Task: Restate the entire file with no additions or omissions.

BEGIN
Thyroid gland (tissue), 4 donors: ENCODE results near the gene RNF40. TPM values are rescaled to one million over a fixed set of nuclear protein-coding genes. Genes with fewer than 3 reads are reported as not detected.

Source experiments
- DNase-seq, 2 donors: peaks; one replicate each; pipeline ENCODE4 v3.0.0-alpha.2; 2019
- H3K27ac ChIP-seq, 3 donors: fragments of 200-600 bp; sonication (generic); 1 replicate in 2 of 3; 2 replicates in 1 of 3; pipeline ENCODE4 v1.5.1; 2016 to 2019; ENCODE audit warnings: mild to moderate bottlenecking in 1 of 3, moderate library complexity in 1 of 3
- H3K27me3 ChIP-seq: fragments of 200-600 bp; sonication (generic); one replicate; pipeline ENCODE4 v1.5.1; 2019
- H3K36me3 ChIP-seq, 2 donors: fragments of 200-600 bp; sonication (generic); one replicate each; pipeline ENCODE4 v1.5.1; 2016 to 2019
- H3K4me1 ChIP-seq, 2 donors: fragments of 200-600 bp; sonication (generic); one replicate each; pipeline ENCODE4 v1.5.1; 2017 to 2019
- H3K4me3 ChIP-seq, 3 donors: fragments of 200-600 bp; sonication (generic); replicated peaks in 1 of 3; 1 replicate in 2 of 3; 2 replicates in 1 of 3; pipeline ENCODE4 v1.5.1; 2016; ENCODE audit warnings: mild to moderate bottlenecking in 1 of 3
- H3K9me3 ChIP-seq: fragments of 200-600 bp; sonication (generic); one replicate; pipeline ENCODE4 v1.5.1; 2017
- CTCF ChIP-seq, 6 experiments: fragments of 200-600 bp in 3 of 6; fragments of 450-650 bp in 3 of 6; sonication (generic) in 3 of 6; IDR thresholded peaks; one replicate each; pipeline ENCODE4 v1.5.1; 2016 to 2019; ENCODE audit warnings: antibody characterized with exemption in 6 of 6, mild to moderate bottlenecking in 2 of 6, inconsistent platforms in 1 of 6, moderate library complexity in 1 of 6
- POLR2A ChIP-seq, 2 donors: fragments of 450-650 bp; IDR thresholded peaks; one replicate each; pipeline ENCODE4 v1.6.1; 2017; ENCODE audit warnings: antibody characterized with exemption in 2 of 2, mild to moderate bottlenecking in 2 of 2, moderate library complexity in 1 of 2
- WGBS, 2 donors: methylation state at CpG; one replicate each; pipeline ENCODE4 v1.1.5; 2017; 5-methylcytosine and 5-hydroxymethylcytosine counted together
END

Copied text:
Thyroid gland (tissue), 4 donors: ENCODE results near the gene RNF40. TPM values are rescaled to one million over a fixed set of nuclear protein-coding genes. Genes with fewer than 3 reads are reported as not detected.

Source experiments
- DNase-seq, 2 donors: peaks; one replicate each; pipeline ENCODE4 v3.0.0-alpha.2; 2019
- H3K27ac ChIP-seq, 3 donors: fragments of 200-600 bp; sonication (generic); 1 replicate in 2 of 3; 2 replicates in 1 of 3; pipeline ENCODE4 v1.5.1; 2016 to 2019; ENCODE audit warnings: mild to moderate bottlenecking in 1 of 3, moderate library complexity in 1 of 3
- H3K27me3 ChIP-seq: fragments of 200-600 bp; sonication (generic); one replicate; pipeline ENCODE4 v1.5.1; 2019
- H3K36me3 ChIP-seq, 2 donors: fragments of 200-600 bp; sonication (generic); one replicate each; pipeline ENCODE4 v1.5.1; 2016 to 2019
- H3K4me1 ChIP-seq, 2 donors: fragments of 200-600 bp; sonication (generic); one replicate each; pipeline ENCODE4 v1.5.1; 2017 to 2019
- H3K4me3 ChIP-seq, 3 donors: fragments of 200-600 bp; sonication (generic); replicated peaks in 1 of 3; 1 replicate in 2 of 3; 2 replicates in 1 of 3; pipeline ENCODE4 v1.5.1; 2016; ENCODE audit warnings: mild to moderate bottlenecking in 1 of 3
- H3K9me3 ChIP-seq: fragments of 200-600 bp; sonication (generic); one replicate; pipeline ENCODE4 v1.5.1; 2017
- CTCF ChIP-seq, 6 experiments: fragments of 200-600 bp in 3 of 6; fragments of 450-650 bp in 3 of 6; sonication (generic) in 3 of 6; IDR thresholded peaks; one replicate each; pipeline ENCODE4 v1.5.1; 2016 to 2019; ENCODE audit warnings: antibody characterized with exemption in 6 of 6, mild to moderate bottlenecking in 2 of 6, inconsistent platforms in 1 of 6, moderate library complexity in 1 of 6
- POLR2A ChIP-seq, 2 donors: fragments of 450-650 bp; IDR thresholded peaks; one replicate each; pipeline ENCODE4 v1.6.1; 2017; ENCODE audit warnings: antibody characterized with exemption in 2 of 2, mild to moderate bottlenecking in 2 of 2, moderate library complexity in 1 of 2
- WGBS, 2 donors: methylation state at CpG; one replicate each; pipeline ENCODE4 v1.1.5; 2017; 5-methylcytosine and 5-hydroxymethylcytosine counted together